Patriotic music plays in the street re-anesthetizing the minds as property owners play with reality, and while the property-less treated as worthless as they work for have other ideas in mind. The property owners do not know the pain they have caused those who work for them, treating them as property without rights. The societal chasms are many, and the healing of those chasms only stand a chance if the people as a whole hold onto the demands of the original protestors, demands that President Mubarak responded to right away in terms of sacking the government, demands of liberty, democracy, food prices, and social justice.
To set yourself free
Free yourself from your own slavery
What it is
What it is
The fourth night has passed… the curfew was necessary – necessary to quell the rampaging vandals. The people played their role as vigilantes throughout the night helping the security forces to capture the vandals… The fourth night was a night where the people, the President, and the security forces were one. As for the vandals, their true identities are yet to be revealed, and the police have taken one step further down from the shelf of low regard of the people.
The fifth day, January 30th is calmer than the previous four days. The people of Cairo can awake, for those who slept, feeling empowered, and playing an important role in the running of their country. A total of 450 saboteurs have been caught. There is some semblance of normalcy as some people set about their work, whilst in many areas of Cairo a level of vigilance in maintained as it is learnt that some of the saboteurs are former prisoners poor and without jobs, but this is according to reports. Curious that reports of prison break outs suddenly hit the government news service, breakouts that are occurring in more than one governorate, overwhelming the prison staff. This, questions the security measures in place, and the elements that brought about the prison breaks. The initial help lines broadcasted on national T.V. have proven to be false, and one woman who was seeking assistance to out a local fire was told on phoning that she would not get any help. As the police force remains unavailable, it is the armed forces that have been working double overtime responding to cries for help, providing security, defence, and catching the saboteurs in conjunction with the raised spirits of the citizens. Meanwhile, the local branch of Al Jazeera news service has been closed, and licenses withdrawn until further notice, which the U.S. will be pleased with.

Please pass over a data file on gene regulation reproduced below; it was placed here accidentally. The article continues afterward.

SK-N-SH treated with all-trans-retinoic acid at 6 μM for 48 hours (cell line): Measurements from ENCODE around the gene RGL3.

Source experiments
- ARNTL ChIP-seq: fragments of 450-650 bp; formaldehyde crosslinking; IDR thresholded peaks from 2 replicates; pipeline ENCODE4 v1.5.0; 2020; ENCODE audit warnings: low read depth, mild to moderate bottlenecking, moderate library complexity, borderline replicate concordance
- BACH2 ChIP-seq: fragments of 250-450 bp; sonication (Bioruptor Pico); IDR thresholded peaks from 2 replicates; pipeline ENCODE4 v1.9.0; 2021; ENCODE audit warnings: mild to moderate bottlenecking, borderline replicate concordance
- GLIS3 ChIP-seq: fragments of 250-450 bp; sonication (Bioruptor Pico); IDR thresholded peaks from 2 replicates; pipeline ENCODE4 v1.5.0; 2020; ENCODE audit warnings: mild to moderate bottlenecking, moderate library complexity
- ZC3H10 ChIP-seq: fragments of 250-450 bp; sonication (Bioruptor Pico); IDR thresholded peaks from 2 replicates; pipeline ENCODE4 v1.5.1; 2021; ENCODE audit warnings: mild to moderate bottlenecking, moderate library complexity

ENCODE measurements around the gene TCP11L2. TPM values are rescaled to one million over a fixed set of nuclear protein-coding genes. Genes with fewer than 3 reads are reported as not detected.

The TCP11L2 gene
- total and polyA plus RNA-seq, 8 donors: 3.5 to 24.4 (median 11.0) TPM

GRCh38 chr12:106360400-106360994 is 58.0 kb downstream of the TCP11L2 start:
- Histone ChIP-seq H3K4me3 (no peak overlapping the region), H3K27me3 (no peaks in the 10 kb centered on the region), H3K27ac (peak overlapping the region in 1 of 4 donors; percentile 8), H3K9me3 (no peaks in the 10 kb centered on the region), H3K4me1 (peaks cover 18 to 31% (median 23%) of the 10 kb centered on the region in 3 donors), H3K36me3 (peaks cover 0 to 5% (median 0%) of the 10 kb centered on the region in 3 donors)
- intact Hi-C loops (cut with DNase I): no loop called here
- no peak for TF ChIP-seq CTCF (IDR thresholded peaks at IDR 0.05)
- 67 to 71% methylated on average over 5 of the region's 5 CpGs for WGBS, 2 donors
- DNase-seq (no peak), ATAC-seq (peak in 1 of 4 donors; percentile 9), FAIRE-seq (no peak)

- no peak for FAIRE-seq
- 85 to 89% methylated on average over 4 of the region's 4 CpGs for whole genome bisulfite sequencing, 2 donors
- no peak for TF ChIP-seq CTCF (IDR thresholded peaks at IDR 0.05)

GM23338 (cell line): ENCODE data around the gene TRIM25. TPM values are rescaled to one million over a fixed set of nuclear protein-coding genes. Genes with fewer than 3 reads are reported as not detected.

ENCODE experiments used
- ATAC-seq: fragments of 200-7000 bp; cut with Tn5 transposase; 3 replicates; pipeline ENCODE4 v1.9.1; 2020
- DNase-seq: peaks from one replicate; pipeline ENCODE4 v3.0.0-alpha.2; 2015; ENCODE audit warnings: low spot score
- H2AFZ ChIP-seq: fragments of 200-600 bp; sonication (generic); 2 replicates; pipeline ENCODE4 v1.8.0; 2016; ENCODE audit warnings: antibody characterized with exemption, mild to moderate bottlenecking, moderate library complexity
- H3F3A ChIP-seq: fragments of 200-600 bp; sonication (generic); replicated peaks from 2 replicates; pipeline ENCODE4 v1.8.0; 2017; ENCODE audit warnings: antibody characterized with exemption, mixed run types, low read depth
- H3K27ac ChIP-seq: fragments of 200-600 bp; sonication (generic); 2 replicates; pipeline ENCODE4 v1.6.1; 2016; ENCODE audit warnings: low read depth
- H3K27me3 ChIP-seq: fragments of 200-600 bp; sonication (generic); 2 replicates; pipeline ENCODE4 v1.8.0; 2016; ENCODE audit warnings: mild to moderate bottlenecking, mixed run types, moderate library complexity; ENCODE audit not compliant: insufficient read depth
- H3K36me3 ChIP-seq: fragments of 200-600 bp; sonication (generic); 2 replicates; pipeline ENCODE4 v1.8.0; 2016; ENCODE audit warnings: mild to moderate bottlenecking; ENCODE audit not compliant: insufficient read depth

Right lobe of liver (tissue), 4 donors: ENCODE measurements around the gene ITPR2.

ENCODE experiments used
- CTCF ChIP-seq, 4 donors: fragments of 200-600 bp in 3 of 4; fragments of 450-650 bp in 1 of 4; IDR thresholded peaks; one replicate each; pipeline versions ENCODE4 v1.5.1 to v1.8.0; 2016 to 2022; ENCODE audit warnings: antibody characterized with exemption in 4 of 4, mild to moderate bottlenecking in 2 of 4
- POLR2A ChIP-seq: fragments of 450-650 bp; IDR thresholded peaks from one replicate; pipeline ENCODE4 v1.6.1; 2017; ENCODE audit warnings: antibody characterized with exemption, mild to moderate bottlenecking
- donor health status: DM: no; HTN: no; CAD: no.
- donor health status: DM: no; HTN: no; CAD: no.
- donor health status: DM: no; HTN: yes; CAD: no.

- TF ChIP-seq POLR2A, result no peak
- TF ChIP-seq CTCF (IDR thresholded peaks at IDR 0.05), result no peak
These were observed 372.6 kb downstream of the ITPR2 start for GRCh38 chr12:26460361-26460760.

The road blocks created by the people on the third day of unrest – the fourth day after The Youth’s Day of Anger, remain in place, and collections of homemade Malakoff cocktails remain ready to face any threat to civil society. The Grand Mufti of Egypt has regularly asked for calm, and protection of the country, and providing Islamic guidance on one’s behaviour in relation to the state.
Rumours from the previous day concerning attacks on staff at the Egyptian Museum seem to have been unfounded as reports file in of witnesses to the event. All public buildings are under the protection of the Armed Forces, and more reliable helplines have been publicized, directing the caller to the Armed Forces. Doctors under the guidance of Mohammed Sherbini have organized to provide emergency care where needed providing a hotline to the public, but the emergency demands on both the armed forces and the doctors has been more than they are able to facilitate.